Character or Plot First?

I have had debates with friends about whether developing a story starts with the character or the plot.  Both are critical but which comes first?  Some people say they read books because of the subject matter and plot.  It’s the plot that prompts some people to decide whether to read the material.  That may be true, but I would argue that at the subconscious level, the level beneath the subject/plot, it is the character development that is most important and gives the subject matter and plot meaning.

I have tried both approaches – writing with the plot first and writing with the character first.  In my experience, I have found that when I start with the plot, I always get stuck early on, because I find a lack of motivating force to drive that plot forward.  So then I go back and ask myself, “who is my protagonist?  What does she/he want?  Why does she/he want it?  What’s in the way of her/him getting it? What happens if she/he doesn’t get it?”  Once I have mapped out my character’s profile and her/his journey, I then have more clarity about my story, and suddenly my story has a lot more meaning, energy and urgency.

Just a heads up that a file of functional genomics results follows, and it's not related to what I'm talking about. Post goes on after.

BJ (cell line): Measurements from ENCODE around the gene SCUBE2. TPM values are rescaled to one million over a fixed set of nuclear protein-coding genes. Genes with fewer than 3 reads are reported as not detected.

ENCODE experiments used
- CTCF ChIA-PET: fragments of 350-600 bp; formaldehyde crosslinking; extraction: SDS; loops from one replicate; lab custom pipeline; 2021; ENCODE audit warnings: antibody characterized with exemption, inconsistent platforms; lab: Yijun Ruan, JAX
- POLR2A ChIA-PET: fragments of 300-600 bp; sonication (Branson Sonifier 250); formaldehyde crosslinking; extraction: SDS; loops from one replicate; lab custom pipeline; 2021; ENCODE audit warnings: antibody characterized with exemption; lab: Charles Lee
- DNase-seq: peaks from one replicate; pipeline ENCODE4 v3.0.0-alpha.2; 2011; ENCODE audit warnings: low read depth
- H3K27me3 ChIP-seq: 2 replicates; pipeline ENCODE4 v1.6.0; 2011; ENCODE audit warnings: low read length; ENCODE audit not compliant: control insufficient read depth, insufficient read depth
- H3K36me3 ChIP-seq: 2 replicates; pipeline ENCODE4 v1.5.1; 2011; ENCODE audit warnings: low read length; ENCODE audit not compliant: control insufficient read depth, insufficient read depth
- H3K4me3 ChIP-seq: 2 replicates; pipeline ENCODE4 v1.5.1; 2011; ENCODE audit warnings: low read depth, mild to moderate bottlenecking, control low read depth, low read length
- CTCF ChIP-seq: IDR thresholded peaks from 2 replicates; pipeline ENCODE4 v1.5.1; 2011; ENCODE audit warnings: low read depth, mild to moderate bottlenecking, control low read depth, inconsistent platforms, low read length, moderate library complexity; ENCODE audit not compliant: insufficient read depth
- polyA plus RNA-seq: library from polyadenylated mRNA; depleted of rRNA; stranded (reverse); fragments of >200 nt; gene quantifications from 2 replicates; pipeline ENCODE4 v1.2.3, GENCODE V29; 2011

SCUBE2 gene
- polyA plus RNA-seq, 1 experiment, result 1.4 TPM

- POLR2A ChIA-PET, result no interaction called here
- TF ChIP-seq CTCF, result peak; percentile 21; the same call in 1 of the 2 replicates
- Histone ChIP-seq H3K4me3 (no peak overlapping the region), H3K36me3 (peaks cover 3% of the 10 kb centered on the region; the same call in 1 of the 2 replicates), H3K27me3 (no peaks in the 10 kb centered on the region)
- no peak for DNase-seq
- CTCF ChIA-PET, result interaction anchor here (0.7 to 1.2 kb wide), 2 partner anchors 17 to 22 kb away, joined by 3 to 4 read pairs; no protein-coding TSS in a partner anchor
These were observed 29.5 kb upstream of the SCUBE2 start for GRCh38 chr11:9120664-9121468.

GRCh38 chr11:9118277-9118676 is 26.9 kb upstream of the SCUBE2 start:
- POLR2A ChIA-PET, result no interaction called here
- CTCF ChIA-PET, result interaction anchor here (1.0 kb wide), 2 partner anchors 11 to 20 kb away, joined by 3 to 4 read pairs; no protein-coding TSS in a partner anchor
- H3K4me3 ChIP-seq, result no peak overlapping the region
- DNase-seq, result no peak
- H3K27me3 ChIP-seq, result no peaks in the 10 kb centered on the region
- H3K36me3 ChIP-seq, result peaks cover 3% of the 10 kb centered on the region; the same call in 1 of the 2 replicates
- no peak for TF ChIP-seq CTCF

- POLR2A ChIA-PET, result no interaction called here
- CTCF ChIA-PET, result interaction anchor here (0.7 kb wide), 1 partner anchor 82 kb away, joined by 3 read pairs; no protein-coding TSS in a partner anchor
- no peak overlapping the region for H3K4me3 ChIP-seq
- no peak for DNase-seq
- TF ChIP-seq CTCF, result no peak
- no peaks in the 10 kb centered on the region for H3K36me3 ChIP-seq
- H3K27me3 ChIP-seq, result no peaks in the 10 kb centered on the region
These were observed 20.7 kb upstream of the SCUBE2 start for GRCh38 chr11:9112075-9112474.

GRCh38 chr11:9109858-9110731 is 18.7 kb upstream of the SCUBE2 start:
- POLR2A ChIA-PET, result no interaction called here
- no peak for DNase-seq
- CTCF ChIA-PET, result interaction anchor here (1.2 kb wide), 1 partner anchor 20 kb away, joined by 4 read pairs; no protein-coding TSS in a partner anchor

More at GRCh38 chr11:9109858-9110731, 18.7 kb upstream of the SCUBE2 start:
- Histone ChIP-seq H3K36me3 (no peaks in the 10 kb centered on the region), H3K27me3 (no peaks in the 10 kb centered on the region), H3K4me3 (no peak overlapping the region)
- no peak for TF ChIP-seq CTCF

Think about the movie Wonder Woman.  It has a fantastic action-driven plot of an Amazonian princess on a path to fight evil powers in the outside world.  But it’s not the action that makes the audience care; it’s the character and her journey.  Same with Memoirs of Geisha; the subject and plot alone may have limited interest, but the characters make us care.  Similarly, To Kill A Mockingbird, a black-and-white court room drama which in itself may not appeal to people, but the characters and the high-stake setting they are in make us care.  Casablanca is a classic because of its memorable characters.  Even the James Bond movies have compelling characters that make us care beyond the plot lines.  Same with Harry Potter: what holds its fantastical story, setting and plot together is its characters.  If we think about it, the best and most memorable movies are the ones with compelling characters that we care about.

What I have consistently found is that without character, there is no plot.  Without plot there is no story.  What works for me is figuring out what drives my protagonist, what she wants, why she wants it and then I throw tons of obstacles in her way and see how she fights and overcomes them.  Once I have the character piece figured out, the story pieces fall into place.  That character journey becomes the story.  It’s what makes the audience care.

What do you think?  What works for you?